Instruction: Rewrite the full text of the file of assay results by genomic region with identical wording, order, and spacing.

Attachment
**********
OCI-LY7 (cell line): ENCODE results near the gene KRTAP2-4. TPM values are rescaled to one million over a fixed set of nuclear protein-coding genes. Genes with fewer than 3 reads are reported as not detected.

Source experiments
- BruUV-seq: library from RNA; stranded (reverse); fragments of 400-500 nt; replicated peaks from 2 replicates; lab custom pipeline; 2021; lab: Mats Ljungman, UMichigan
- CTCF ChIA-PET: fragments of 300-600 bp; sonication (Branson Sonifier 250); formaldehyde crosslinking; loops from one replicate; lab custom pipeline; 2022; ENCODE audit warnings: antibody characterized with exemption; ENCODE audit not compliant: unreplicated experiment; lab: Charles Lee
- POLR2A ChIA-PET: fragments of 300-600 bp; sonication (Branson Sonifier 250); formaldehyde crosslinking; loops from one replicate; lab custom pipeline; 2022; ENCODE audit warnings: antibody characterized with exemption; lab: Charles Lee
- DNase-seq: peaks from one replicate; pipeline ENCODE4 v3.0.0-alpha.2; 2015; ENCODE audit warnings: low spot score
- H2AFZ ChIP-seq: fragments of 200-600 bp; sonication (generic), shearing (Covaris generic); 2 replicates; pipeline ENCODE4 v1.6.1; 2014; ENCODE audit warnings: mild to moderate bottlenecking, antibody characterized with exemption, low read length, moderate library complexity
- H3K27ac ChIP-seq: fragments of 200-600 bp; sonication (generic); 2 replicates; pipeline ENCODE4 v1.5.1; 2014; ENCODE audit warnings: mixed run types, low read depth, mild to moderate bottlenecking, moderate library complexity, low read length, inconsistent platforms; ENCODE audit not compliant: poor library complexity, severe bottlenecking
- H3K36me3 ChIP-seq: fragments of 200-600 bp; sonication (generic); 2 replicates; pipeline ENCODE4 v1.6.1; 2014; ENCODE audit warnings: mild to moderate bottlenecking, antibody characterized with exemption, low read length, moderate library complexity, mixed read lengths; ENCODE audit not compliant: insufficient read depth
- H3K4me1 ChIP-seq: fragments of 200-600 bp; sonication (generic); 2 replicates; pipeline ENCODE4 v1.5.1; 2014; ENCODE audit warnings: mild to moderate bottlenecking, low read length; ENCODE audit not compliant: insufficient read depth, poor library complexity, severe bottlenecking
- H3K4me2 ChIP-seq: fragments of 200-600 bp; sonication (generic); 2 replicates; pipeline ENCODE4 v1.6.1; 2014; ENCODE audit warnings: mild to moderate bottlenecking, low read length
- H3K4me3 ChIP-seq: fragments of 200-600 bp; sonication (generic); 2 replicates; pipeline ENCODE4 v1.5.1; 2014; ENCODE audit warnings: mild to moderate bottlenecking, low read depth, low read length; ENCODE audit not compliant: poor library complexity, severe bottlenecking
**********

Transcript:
OCI-LY7 (cell line): ENCODE results near the gene KRTAP2-4. TPM values are rescaled to one million over a fixed set of nuclear protein-coding genes. Genes with fewer than 3 reads are reported as not detected.

Source experiments
- BruUV-seq: library from RNA; stranded (reverse); fragments of 400-500 nt; replicated peaks from 2 replicates; lab custom pipeline; 2021; lab: Mats Ljungman, UMichigan
- CTCF ChIA-PET: fragments of 300-600 bp; sonication (Branson Sonifier 250); formaldehyde crosslinking; loops from one replicate; lab custom pipeline; 2022; ENCODE audit warnings: antibody characterized with exemption; ENCODE audit not compliant: unreplicated experiment; lab: Charles Lee
- POLR2A ChIA-PET: fragments of 300-600 bp; sonication (Branson Sonifier 250); formaldehyde crosslinking; loops from one replicate; lab custom pipeline; 2022; ENCODE audit warnings: antibody characterized with exemption; lab: Charles Lee
- DNase-seq: peaks from one replicate; pipeline ENCODE4 v3.0.0-alpha.2; 2015; ENCODE audit warnings: low spot score
- H2AFZ ChIP-seq: fragments of 200-600 bp; sonication (generic), shearing (Covaris generic); 2 replicates; pipeline ENCODE4 v1.6.1; 2014; ENCODE audit warnings: mild to moderate bottlenecking, antibody characterized with exemption, low read length, moderate library complexity
- H3K27ac ChIP-seq: fragments of 200-600 bp; sonication (generic); 2 replicates; pipeline ENCODE4 v1.5.1; 2014; ENCODE audit warnings: mixed run types, low read depth, mild to moderate bottlenecking, moderate library complexity, low read length, inconsistent platforms; ENCODE audit not compliant: poor library complexity, severe bottlenecking
- H3K36me3 ChIP-seq: fragments of 200-600 bp; sonication (generic); 2 replicates; pipeline ENCODE4 v1.6.1; 2014; ENCODE audit warnings: mild to moderate bottlenecking, antibody characterized with exemption, low read length, moderate library complexity, mixed read lengths; ENCODE audit not compliant: insufficient read depth
- H3K4me1 ChIP-seq: fragments of 200-600 bp; sonication (generic); 2 replicates; pipeline ENCODE4 v1.5.1; 2014; ENCODE audit warnings: mild to moderate bottlenecking, low read length; ENCODE audit not compliant: insufficient read depth, poor library complexity, severe bottlenecking
- H3K4me2 ChIP-seq: fragments of 200-600 bp; sonication (generic); 2 replicates; pipeline ENCODE4 v1.6.1; 2014; ENCODE audit warnings: mild to moderate bottlenecking, low read length
- H3K4me3 ChIP-seq: fragments of 200-600 bp; sonication (generic); 2 replicates; pipeline ENCODE4 v1.5.1; 2014; ENCODE audit warnings: mild to moderate bottlenecking, low read depth, low read length; ENCODE audit not compliant: poor library complexity, severe bottlenecking